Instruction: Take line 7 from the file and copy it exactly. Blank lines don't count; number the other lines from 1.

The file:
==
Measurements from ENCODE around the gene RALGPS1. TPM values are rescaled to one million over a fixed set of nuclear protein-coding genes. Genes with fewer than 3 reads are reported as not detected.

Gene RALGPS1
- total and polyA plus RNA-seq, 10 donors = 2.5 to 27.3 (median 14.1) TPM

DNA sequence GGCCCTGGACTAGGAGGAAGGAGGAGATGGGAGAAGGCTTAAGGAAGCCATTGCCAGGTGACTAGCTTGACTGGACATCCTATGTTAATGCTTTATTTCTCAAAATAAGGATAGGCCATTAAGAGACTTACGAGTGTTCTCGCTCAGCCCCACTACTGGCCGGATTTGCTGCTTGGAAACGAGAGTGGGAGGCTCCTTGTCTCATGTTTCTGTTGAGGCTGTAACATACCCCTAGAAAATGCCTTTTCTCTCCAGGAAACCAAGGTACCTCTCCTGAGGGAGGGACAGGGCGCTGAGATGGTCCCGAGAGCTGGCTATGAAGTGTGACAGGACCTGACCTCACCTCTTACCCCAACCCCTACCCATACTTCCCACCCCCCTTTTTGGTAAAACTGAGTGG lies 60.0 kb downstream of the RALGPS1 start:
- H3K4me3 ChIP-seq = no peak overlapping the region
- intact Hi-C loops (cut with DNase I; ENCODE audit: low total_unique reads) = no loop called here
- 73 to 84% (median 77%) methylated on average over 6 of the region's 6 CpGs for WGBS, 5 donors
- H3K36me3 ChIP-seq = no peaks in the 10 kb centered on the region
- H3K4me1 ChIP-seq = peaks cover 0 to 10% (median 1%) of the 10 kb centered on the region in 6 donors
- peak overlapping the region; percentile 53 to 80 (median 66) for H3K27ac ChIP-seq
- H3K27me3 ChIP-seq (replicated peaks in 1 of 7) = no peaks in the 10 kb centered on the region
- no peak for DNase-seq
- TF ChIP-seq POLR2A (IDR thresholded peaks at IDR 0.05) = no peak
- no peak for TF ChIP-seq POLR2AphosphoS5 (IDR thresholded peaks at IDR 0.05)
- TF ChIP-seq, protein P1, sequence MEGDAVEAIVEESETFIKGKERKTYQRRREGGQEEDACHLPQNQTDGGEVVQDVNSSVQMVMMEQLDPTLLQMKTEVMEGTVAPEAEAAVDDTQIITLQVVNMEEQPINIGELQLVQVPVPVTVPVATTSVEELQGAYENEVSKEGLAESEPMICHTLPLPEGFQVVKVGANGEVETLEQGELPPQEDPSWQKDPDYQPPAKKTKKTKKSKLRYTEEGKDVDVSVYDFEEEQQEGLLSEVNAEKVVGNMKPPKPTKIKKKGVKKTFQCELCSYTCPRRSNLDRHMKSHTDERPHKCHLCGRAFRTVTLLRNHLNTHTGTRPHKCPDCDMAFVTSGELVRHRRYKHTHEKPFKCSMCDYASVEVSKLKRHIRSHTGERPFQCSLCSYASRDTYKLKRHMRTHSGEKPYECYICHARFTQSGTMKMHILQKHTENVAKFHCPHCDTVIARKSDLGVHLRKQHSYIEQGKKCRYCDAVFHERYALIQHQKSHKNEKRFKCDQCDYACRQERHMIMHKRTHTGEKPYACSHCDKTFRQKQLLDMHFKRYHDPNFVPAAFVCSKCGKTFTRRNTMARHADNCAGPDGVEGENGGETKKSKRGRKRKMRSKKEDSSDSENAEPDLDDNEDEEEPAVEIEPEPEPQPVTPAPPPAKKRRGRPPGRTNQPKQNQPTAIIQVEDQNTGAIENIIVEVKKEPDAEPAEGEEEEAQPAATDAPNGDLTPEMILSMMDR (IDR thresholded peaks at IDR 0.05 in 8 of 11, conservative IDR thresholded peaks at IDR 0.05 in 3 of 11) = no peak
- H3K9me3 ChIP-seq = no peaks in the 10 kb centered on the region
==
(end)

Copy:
- 73 to 84% (median 77%) methylated on average over 6 of the region's 6 CpGs for WGBS, 5 donors